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Author Topic: The Definition of Cash  (Read 1811 times)
Nicolas Dorier
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December 27, 2014, 02:35:30 PM
 #1

I see that the same word : cash, is often used to talk about 2 radicals different things.

In the first definition, cash distinguishes two different type of money : "ledgered" money, versus "owned by the bearer" ones.
Wire transfer, checks, swipe card, versus bills.

In Mises terminology, we might be tempted to think that this is what he refers as "credit money" versus "fiat money".
For Mises, Credit money is any claim on someone or something falling due in the future that is used as a general medium of exchange.
A bank balance represents a claim issued by the bank, that you can redeem for fiat money, and this is what is used instead of fiat money for the majority of exchanges today.

But in the past, bank issued notes, which are both "owned by the bearer" and credit money, felt into the definition of "cash", and considered more or less equivalent to government's issued money. (Milton Friedman explaining that in A Monetary History of the United States)

With this definition, is Bitcoin cash ? because the peculiar thing is that it is ledgered money but still "owned by the bearer".
I would empirically say that the specific feature of cash widely used today is whether or not the money is ledgered.
This would explain why any "Toward cashless society" articles that you can read in the web do not think that moving Bitcoin with your mobile phone is similar to using cash.

We should note that Bitcoin is the first ledgered money that is still "owned by the bearer".
But it is also the first ledgered money that does not represent Credit Money. (to my knowledge)

The second definition that I see arising from the web, and I think is better suited is the presence of third party.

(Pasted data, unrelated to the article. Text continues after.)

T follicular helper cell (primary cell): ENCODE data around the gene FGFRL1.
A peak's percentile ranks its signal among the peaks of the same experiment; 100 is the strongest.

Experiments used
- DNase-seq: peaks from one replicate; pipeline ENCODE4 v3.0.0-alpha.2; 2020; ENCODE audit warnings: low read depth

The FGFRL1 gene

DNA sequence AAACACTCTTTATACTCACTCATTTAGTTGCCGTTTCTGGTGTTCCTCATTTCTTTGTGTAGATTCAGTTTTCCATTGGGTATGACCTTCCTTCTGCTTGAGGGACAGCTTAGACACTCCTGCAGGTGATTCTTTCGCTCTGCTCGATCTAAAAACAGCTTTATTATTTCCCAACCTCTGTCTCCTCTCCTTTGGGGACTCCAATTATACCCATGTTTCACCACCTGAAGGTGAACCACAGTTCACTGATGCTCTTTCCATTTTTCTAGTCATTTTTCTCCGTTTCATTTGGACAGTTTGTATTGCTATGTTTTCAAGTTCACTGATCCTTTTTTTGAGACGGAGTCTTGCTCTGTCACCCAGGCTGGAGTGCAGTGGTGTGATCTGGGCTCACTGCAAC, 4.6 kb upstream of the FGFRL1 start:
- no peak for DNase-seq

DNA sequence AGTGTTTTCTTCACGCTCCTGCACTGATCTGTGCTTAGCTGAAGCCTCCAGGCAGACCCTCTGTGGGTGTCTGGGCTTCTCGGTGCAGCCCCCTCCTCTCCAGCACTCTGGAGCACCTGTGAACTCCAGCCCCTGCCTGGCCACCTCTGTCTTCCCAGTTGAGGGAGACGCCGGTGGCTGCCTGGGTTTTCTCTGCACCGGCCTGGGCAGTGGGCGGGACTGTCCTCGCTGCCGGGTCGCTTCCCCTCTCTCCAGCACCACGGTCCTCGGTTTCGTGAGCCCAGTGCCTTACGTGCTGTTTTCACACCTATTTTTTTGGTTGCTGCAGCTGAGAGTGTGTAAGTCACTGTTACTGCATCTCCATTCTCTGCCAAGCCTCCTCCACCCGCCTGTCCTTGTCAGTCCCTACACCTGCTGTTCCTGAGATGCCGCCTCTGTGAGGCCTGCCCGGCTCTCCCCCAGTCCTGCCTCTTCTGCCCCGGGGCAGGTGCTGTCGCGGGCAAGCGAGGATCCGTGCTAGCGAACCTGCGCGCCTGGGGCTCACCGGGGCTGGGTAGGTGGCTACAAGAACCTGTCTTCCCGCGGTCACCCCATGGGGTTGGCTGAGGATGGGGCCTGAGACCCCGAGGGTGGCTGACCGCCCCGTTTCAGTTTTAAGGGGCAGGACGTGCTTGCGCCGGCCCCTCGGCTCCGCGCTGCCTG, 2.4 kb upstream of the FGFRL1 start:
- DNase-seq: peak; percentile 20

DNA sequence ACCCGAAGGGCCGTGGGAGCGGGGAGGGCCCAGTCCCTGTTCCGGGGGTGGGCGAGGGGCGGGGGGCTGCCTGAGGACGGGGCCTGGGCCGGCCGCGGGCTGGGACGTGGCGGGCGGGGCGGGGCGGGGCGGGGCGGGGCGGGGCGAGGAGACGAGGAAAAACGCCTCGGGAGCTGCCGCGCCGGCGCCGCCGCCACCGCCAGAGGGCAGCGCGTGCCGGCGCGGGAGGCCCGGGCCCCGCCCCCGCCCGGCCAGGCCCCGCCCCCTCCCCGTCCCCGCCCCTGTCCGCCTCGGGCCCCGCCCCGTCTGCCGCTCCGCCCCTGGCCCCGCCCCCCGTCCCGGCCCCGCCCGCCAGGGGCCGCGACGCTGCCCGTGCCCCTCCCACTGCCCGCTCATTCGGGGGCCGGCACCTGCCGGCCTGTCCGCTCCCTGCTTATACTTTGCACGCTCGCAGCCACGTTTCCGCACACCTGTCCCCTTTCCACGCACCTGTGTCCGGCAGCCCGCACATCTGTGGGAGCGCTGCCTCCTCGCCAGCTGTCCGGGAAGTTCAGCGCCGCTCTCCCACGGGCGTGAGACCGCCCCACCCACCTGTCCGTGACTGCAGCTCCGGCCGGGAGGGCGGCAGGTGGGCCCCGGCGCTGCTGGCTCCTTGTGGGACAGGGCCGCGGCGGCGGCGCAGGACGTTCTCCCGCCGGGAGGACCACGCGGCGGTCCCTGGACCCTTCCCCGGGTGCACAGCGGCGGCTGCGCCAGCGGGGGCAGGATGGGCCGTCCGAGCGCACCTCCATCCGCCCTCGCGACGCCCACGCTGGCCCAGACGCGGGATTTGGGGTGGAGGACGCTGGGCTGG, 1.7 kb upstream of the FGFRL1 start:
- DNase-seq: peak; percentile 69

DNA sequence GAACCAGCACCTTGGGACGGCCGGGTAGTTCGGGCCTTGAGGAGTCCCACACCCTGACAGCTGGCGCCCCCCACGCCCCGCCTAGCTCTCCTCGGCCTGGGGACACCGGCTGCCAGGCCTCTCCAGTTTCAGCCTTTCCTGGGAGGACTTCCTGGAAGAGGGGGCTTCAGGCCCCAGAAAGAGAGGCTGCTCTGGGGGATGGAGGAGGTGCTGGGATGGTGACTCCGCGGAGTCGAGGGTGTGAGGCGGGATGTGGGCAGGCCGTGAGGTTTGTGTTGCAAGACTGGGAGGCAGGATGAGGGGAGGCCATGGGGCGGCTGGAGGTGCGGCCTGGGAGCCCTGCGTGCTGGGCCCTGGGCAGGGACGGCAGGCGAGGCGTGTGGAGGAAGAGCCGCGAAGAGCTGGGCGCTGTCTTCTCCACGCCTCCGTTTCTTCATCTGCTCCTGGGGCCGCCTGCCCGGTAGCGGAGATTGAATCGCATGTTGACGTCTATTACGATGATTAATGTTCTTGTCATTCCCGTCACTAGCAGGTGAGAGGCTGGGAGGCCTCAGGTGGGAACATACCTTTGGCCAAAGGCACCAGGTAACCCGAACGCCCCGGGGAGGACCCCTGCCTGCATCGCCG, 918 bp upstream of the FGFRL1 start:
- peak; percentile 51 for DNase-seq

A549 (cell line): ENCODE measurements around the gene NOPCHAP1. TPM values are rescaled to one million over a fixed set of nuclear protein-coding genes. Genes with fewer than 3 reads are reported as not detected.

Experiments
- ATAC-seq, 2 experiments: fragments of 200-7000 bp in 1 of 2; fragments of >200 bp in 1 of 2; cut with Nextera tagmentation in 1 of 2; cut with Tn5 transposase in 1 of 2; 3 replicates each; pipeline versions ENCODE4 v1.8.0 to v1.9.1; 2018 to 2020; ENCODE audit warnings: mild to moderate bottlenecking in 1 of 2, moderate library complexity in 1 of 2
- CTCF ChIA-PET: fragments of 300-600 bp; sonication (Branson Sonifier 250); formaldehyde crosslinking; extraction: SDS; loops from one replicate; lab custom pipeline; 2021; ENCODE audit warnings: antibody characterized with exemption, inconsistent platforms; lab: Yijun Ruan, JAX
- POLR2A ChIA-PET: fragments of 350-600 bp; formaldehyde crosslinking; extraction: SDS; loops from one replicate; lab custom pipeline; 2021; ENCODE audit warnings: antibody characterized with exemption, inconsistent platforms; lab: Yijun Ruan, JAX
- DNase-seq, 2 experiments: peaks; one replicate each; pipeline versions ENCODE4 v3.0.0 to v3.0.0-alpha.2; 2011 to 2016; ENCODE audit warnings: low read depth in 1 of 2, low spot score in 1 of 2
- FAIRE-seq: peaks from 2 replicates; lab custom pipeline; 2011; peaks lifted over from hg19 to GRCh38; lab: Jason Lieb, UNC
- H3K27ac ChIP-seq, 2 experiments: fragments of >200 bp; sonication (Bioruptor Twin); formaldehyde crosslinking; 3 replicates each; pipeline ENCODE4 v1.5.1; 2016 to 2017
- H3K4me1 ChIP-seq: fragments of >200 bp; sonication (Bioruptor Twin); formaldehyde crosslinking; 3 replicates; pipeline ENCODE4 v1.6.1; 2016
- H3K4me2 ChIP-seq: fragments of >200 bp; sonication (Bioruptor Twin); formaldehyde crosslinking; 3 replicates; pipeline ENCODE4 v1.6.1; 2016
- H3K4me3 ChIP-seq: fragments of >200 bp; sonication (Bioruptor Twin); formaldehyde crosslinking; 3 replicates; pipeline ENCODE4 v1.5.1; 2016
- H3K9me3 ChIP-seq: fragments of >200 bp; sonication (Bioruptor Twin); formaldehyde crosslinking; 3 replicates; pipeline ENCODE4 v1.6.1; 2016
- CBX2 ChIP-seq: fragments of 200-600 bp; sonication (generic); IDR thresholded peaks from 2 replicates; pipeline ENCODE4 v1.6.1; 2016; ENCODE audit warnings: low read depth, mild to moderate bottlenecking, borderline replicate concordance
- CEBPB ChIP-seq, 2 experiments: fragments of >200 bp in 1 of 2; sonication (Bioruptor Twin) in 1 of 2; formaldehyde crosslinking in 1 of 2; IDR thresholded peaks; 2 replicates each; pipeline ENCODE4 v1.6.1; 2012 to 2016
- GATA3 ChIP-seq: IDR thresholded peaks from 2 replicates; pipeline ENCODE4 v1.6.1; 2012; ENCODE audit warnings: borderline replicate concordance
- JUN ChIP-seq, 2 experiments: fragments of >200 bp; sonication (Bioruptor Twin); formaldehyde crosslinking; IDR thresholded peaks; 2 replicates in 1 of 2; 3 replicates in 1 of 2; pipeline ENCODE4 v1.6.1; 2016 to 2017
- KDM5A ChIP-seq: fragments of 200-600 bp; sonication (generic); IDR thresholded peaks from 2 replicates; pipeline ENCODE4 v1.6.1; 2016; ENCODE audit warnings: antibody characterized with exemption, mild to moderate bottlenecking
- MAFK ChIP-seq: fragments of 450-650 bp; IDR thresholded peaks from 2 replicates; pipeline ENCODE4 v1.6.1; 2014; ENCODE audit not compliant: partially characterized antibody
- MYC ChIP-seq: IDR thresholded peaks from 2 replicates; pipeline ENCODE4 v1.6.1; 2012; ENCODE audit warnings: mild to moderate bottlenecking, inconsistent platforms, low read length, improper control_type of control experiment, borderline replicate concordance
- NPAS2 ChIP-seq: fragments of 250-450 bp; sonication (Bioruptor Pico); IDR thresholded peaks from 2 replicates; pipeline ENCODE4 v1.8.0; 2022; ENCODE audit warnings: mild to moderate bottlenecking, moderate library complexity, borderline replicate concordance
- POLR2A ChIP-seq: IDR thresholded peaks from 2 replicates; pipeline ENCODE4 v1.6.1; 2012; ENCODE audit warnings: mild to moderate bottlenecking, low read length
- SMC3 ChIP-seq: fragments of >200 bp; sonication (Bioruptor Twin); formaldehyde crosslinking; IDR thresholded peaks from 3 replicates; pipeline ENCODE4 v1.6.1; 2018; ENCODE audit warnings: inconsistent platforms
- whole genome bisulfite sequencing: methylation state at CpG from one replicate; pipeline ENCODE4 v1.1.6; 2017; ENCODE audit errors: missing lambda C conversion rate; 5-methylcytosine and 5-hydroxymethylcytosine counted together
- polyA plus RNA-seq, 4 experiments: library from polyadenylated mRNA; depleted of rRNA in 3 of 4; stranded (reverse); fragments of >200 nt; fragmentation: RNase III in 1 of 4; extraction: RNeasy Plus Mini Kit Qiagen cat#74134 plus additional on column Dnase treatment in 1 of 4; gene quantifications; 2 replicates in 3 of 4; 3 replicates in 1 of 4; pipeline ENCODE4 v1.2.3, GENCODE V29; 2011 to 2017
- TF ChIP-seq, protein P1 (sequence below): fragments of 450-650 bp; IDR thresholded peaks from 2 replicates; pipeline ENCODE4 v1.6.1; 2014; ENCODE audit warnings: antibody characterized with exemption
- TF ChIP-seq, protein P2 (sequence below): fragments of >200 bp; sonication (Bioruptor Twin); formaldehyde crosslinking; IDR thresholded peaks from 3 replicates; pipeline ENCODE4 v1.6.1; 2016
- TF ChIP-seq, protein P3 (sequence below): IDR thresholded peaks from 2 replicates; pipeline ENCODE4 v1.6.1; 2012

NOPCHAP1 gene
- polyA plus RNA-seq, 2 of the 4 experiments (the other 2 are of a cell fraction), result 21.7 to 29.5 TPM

Under this new definition, any medium of exchange that can be transfered between two peers without any approval by a third party is considered cash.
This definition is simple and clear cut. Under this definition, Bitcoin is cash, no other discussion needed.

Contrary to the previous definition, a "Toward cashless society" article would not focus on the fact that money becomes more and more ledgered.
It would focus on the increasing requirement of approval of a third party for any exchange between two persons.

Interestingly enough, this is the definition implied by Milton Friedman in 1999 when he was speaking of e-cash. https://www.youtube.com/watch?v=fYD17h6hlCs

[UPDATE]
This second definition is also the definition that Satoshi is using.
[/UPDATE]

So the question is which definition are you using ?


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December 28, 2014, 01:20:22 AM
 #2

Cash is an outdated word. I see people transferring money from their savings account to their spending account on the fly with a smartphone, to buy a damn sandwich with their card.
If that is not cash, u tell me.

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December 28, 2014, 01:27:14 AM
 #3

Cash (noun). Rules everything around me. See also: Cream. Get the money. Dollar dollar bills. Yo.

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December 28, 2014, 03:28:15 AM
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Any significantly advanced cryptocurrency is indistinguishable from Ponzi Tulips.
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December 28, 2014, 08:48:35 AM
 #5

Great post OP and interesting points.

One small correction, there is a "3rd party" involved in the transfer of bitcoins, that of the bitcoin network itself, miners, relaying nodes, etc. However, as long as your TX abides with the protocol the intervention of that '3rd party' is very limited and highly improbable.

Cash, or any bearer instruments are, imho, a more pure form of money, with less encumbrances and more highly fungibie in general. Also keep in mind blacklists of serial numbers for certain stolen notes, tokens etc are anti-ledgers that reduce 'cashness' for some systems.